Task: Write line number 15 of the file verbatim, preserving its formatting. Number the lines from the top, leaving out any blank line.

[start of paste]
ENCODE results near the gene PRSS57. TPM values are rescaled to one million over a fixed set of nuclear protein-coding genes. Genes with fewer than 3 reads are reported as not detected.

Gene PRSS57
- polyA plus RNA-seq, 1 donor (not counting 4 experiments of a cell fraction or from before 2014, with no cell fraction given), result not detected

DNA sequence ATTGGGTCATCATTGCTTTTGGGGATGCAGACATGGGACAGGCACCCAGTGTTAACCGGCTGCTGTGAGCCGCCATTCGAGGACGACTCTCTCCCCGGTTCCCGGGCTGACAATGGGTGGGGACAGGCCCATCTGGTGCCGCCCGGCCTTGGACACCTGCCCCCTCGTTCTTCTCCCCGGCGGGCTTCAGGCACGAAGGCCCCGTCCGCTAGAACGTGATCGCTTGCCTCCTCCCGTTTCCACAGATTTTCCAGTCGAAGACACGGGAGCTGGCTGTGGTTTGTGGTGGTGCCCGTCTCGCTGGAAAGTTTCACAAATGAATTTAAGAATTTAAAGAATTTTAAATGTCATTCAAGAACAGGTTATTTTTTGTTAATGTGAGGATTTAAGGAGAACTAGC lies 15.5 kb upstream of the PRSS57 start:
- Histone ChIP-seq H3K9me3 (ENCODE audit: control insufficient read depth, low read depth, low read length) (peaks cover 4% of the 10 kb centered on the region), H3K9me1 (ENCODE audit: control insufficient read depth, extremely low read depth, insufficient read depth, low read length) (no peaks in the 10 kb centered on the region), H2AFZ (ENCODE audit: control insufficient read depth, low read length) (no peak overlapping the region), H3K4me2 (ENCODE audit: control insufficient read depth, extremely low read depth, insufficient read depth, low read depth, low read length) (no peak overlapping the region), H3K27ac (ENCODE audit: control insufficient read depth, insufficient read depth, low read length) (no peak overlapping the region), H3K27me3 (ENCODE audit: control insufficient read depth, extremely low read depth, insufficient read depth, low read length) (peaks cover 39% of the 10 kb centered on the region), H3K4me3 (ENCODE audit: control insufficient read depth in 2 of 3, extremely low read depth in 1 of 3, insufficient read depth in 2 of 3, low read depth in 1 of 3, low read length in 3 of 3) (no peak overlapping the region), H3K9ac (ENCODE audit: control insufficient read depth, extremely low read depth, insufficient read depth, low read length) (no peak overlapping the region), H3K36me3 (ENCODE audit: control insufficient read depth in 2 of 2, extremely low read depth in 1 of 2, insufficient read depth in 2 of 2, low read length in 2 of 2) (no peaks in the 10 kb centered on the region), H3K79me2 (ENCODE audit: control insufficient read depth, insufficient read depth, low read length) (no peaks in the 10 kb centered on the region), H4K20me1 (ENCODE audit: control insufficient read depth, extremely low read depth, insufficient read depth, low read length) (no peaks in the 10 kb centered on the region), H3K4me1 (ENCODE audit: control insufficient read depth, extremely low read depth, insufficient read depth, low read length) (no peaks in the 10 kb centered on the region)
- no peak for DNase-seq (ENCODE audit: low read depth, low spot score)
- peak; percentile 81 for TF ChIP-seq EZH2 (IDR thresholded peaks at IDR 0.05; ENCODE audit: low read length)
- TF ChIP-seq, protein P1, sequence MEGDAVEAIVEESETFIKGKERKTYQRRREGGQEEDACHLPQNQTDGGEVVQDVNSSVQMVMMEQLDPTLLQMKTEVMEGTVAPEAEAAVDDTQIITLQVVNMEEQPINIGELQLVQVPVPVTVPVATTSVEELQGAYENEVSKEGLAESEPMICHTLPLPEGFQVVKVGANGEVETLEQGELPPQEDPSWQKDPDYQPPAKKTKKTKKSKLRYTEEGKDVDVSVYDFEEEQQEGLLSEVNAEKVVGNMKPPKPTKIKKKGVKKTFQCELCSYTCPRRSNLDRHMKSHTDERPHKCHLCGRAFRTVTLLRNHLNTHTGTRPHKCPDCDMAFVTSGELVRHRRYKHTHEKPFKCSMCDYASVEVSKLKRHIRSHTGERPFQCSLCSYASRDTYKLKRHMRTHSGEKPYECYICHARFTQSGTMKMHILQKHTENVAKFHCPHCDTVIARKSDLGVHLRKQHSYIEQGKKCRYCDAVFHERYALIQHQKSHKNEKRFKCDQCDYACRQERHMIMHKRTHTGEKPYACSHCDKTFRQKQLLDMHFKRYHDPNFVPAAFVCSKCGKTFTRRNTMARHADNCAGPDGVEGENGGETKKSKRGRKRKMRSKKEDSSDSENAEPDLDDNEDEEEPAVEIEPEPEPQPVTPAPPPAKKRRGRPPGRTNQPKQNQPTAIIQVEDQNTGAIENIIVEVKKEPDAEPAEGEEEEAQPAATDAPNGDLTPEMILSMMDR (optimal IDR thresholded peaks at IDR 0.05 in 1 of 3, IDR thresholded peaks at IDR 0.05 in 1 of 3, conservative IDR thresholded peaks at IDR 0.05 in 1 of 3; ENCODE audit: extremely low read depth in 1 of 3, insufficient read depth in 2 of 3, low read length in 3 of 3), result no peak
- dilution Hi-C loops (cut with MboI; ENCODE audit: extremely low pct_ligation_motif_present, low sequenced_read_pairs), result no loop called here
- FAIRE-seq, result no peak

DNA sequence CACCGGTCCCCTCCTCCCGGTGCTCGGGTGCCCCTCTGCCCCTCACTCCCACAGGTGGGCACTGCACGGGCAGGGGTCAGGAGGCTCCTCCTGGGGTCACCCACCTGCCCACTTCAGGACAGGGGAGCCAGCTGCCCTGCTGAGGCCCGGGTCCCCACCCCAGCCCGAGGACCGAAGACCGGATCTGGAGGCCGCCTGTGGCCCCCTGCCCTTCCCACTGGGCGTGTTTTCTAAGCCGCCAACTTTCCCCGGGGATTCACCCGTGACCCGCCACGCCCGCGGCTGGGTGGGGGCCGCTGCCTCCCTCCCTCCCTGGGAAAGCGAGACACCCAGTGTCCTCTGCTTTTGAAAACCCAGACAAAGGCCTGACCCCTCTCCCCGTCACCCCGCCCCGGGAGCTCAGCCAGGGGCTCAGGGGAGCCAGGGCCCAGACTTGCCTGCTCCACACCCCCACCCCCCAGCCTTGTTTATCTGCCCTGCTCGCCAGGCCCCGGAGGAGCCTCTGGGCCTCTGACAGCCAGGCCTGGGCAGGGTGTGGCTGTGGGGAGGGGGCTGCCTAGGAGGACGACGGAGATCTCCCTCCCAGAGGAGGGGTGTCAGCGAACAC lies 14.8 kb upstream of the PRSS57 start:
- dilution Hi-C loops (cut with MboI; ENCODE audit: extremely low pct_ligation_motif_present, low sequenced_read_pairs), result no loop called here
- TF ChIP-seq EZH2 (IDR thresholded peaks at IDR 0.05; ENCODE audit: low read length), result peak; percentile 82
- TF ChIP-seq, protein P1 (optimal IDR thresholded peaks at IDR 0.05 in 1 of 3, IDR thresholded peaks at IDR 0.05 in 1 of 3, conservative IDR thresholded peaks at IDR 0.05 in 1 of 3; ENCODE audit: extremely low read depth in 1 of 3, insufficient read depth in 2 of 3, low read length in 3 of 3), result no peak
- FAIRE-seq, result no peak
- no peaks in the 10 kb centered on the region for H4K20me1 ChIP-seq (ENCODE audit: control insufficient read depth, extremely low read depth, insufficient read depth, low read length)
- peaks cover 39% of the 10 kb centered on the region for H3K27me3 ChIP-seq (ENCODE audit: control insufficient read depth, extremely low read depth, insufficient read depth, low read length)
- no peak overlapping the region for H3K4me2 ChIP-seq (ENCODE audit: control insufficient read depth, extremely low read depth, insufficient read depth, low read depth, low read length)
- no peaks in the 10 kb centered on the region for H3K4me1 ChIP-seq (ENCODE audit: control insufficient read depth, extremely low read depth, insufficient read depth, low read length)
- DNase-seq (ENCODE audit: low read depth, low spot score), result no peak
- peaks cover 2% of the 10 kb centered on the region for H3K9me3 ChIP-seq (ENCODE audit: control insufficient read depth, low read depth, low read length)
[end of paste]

- FAIRE-seq, result no peak